Sleep Disorders and Health Conditions that Contribute to Drowsy
Sleep disorders, medical conditions, and other health problems can play a role in drowsy driving. In some cases, a driver or their employer may be held liable if they failed to recognize the symptoms and seek medical evaluation.
Here are some common medical conditions and sleep disorders that can lead to drowsy driving:
- Obstructive Sleep Apnea (OSA)
Additionally, individuals with the following conditions have also reported frequent sleepiness:
- Parkinson’s disease
- Certain heart conditions
- Complex internal health problems.
If a driver or their employer was aware of these conditions and failed to seek medical evaluation, they may be held responsible in the event of an accident caused by drowsy driving.
Medications that Cause Impaired Driving
It’s crucial to consider the impact of medication on driving ability. Some drugs can induce drowsiness and make it challenging to operate a vehicle safely, even if the driver has had adequate sleep.
In case of an accident caused by another driver, your attorney will investigate if the driver was taking any of the following medications that have the potential to cause drowsiness:
- Cold and cough remedies
- Certain antihistamines used for allergy treatment
- Sleeping pills
- Narcotic pain medication
- Muscle relaxants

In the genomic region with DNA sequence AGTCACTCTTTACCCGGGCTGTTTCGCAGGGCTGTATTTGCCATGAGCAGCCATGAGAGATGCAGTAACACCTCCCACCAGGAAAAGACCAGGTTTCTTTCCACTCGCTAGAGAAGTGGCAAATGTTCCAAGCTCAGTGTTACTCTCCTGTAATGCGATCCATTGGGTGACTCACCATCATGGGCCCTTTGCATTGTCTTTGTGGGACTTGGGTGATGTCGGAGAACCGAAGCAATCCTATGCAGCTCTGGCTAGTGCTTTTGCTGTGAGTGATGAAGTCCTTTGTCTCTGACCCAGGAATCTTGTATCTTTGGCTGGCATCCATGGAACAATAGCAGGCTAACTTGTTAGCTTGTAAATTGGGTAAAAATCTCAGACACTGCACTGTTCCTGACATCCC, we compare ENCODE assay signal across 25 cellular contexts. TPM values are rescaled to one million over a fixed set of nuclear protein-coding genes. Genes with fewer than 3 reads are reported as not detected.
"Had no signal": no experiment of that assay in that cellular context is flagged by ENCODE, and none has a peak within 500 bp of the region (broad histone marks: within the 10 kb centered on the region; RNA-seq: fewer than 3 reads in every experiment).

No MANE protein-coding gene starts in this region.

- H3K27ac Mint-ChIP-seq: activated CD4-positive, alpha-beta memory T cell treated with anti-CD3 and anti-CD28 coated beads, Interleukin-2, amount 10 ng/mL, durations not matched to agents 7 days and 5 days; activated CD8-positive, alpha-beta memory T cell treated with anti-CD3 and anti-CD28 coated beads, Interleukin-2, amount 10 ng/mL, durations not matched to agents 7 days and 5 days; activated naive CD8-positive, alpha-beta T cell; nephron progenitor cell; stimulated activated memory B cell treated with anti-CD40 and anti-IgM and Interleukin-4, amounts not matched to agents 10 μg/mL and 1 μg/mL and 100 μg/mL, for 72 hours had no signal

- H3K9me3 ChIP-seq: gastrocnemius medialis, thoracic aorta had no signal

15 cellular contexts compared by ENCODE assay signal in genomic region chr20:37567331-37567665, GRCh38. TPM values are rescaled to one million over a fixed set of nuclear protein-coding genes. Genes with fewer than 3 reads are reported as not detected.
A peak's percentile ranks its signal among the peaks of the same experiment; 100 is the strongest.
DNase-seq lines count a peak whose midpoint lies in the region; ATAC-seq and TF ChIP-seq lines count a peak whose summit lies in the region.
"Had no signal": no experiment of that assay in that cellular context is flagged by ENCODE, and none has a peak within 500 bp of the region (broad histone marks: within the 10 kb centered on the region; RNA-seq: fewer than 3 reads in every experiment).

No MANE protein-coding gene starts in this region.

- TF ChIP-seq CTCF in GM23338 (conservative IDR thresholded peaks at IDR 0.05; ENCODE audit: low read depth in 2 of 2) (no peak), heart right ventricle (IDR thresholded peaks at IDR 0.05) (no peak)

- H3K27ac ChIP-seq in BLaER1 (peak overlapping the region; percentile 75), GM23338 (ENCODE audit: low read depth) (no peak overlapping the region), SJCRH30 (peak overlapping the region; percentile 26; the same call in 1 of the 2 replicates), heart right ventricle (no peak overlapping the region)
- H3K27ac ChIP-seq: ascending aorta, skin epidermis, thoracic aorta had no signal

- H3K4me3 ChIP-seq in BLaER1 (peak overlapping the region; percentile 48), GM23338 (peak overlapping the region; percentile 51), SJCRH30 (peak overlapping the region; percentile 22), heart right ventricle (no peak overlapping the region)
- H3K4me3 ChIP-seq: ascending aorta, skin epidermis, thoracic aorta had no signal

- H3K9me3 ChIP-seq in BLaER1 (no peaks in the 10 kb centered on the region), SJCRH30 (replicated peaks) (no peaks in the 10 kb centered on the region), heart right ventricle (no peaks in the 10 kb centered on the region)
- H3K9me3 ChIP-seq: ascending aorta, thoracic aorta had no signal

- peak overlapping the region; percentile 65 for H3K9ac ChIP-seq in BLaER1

- Some antidepressants
- Some high blood pressure medications.
Avoiding Drowsy Commercial Truck Drivers
Commercial trucks, including tractor-trailers, buses, tow trucks, and garbage trucks, are some of the largest and heaviest vehicles on the roads. Unfortunately, truck accidents often lead to severe injuries and fatalities.
The commercial trucking industry is notorious for pushing its drivers to work extremely long hours on the road. Despite the dangers, trucking companies frequently ask their drivers to drive for 20 hours or longer, up to six days a week. This practice goes against federal regulations, however.
The Federal Motor Carrier Safety Administration (FMCSA) has implemented guidelines to ensure commercial truck drivers remain alert and awake when driving. These regulations include:
- A maximum of 60 hours of work per seven days, or 70 hours every eight days.
- After driving for 11 hours total or being on-duty for 14 hours, drivers must take a mandatory ten-hour break.
- A minimum of one 30-minute break for every eight hours of on-the-clock time or driving.
Employers who fail to comply with these regulations are breaking the law and putting other road users at risk. If an employer is found to be disregarding these rules, it should be reported to the U.S. Department of Transportation. Employees who make such reports cannot be retaliated against by their employers, and if an employer does retaliate, it should be reported to the FMCSA.